Jill’s House: The different ways grief can enter your life

Jill's House, a blog by Olympic gold-medal curler Jill Officer, will appear on twice a month. Janzen Photography

I put my head down and swept as hard and as fast as I could.  I knew the rock was light.  My eyes were half closed and I swept that rock until it stopped. And probably for another couple of seconds until I actually realized it had come to a stop. But it stopped short of where it needed to be for us to win that all-important semi-final game at the 2016 Scotties Tournament of Hearts.

My head dropped in shock. I shook hands with all of the opposition members (or at least I assume I did because being in shock I don’t actually remember).

I stepped over the backboards while the other team celebrated their win over us, the defending champions.

I saw the TV camera coming toward me. I took a deep breath and walked away to grab my stuff and get to the locker room as fast as I could before the tears started to flow.

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I immediately went back and forth through the first few stages of grief as I walked backstage. Shock, denial and anger.

Now you might say, grief, really? Come on! But it’s true.

Grieving is not only a process you go through when you lose someone important in your life.  It is a process you go through when you lose anything important to you, or when something doesn’t go as planned or something changes. Even if it is a positive change, you might find yourself going through the stages of grief.  Sometimes you move through it in a matter of seconds and sometimes it can take months or even years. And that is more than okay in any situation.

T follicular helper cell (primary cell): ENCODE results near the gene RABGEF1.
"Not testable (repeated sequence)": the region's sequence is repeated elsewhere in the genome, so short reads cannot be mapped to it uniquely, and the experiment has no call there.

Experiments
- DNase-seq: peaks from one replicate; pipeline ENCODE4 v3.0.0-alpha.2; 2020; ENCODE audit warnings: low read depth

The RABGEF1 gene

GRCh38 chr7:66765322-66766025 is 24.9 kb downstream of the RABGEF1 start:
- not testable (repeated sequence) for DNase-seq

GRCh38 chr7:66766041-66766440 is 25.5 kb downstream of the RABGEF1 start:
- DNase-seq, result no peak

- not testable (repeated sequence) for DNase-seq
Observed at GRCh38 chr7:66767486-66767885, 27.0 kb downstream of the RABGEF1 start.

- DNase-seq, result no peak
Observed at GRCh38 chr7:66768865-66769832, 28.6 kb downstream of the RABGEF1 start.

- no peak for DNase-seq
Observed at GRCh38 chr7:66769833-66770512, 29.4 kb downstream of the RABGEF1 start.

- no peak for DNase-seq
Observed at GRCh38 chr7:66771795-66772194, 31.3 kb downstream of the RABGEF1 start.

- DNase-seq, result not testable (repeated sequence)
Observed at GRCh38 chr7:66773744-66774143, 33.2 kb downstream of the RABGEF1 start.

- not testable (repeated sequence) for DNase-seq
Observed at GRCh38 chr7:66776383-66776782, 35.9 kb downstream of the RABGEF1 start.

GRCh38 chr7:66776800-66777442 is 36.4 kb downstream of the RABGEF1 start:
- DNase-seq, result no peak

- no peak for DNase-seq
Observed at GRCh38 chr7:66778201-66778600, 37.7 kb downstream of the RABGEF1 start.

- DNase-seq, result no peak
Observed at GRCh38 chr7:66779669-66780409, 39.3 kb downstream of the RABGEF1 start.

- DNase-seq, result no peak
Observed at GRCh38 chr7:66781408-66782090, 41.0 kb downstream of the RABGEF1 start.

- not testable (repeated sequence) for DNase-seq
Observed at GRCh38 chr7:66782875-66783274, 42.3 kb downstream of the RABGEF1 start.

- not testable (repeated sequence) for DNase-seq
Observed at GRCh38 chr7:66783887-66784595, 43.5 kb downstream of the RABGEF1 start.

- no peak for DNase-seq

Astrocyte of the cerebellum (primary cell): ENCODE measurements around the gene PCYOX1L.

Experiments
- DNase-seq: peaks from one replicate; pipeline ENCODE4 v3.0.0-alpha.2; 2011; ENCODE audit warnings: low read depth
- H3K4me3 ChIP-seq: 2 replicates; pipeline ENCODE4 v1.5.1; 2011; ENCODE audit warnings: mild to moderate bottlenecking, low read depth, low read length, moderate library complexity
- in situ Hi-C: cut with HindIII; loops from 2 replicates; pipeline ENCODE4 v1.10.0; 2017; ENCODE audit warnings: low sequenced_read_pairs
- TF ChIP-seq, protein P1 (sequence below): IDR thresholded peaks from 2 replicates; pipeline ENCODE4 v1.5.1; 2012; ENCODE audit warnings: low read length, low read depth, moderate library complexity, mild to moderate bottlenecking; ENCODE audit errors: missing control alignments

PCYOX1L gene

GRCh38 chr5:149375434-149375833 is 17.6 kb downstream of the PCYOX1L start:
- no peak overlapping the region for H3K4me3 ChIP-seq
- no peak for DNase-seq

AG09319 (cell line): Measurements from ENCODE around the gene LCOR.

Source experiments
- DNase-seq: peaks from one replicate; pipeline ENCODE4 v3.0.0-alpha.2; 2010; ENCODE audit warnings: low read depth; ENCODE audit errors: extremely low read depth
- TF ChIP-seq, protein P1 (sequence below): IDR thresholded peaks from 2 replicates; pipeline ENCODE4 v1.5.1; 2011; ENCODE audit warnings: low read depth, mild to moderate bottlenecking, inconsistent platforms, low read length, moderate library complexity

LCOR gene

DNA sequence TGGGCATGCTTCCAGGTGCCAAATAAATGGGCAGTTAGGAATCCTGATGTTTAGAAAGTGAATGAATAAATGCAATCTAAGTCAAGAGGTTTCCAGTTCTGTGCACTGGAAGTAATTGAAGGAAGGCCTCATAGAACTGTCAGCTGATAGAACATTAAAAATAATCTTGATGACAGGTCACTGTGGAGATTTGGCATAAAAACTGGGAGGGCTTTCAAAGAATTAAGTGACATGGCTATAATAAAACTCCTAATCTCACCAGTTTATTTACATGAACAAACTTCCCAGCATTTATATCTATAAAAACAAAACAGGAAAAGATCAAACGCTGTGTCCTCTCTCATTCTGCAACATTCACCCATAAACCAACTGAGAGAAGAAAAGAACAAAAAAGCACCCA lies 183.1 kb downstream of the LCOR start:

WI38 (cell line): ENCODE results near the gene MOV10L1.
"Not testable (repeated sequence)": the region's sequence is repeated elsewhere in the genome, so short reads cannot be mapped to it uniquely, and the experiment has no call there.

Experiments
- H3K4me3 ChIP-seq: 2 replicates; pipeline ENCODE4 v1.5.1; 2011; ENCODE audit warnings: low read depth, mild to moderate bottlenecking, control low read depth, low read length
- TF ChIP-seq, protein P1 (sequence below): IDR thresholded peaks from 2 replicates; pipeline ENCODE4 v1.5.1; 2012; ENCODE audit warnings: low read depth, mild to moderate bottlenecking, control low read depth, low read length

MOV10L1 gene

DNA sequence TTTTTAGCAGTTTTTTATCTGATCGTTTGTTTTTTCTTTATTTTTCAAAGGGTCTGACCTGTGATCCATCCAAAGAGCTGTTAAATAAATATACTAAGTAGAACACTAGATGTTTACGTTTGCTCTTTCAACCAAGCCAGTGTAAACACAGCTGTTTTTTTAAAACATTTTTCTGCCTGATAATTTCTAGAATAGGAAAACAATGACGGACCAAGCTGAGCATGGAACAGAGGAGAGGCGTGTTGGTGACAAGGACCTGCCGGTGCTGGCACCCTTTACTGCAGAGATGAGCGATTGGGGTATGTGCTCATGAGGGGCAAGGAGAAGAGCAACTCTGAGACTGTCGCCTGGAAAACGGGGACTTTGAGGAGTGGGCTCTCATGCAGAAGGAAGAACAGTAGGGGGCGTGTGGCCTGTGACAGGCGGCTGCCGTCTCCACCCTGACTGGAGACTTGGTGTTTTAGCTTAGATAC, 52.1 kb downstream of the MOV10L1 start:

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I learned years ago that this is a normal, acceptable and really important process in many aspects of life, even in sport. It is an important emotional process to go through which ultimately for us, allows us to learn for the future.

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And so here I am days later and I am still grieving. Thoughts go through my mind like, “I can’t believe it,” or “if only…,” and “what if…” statements or “what meaning is there for us in losing?” Everything happens for a reason, but we don’t know the answer to that yet.

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All I can do right now is continue to cycle through the stages of shock, denial, anger, sadness, bargaining and ultimately I will move into acceptance and our lessons.

You might also say, “come on, Jill, have some better perspective. It’s just a game.” But you know what? It is a game, but it is my job and my passion. I am lucky I get to come home to a great husband and the best, most fun-loving kid and that does make it better because they are the most important, but it doesn’t mean I don’t have valuable feelings to experience and lessons to be learned from this.

And this is not to devalue any grieving that people do over death or anything else. I am simply pointing out that these emotions are okay and acceptable for anyone in any situation.

We bounced back the next day to win the bronze medal game against our fellow Manitobans. And yes, we are proud of that given how difficult a game that is to play and given that it maintains our streak of being on the podium every time we’ve been to the Scotties.

RELATED: Jill Officer set to square off against niece at Scotties

Team Canada poses for a selfie on the podium at the 2016 Scotties Tournament of Hearts where they won bronze. Jill Officer

But when we went there to defend our title and win gold again, it is tough to take.

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So I will continue to process and move through all these emotions, this grieving process, but I will continue to be grateful for the life that I have both in and outside of curling.

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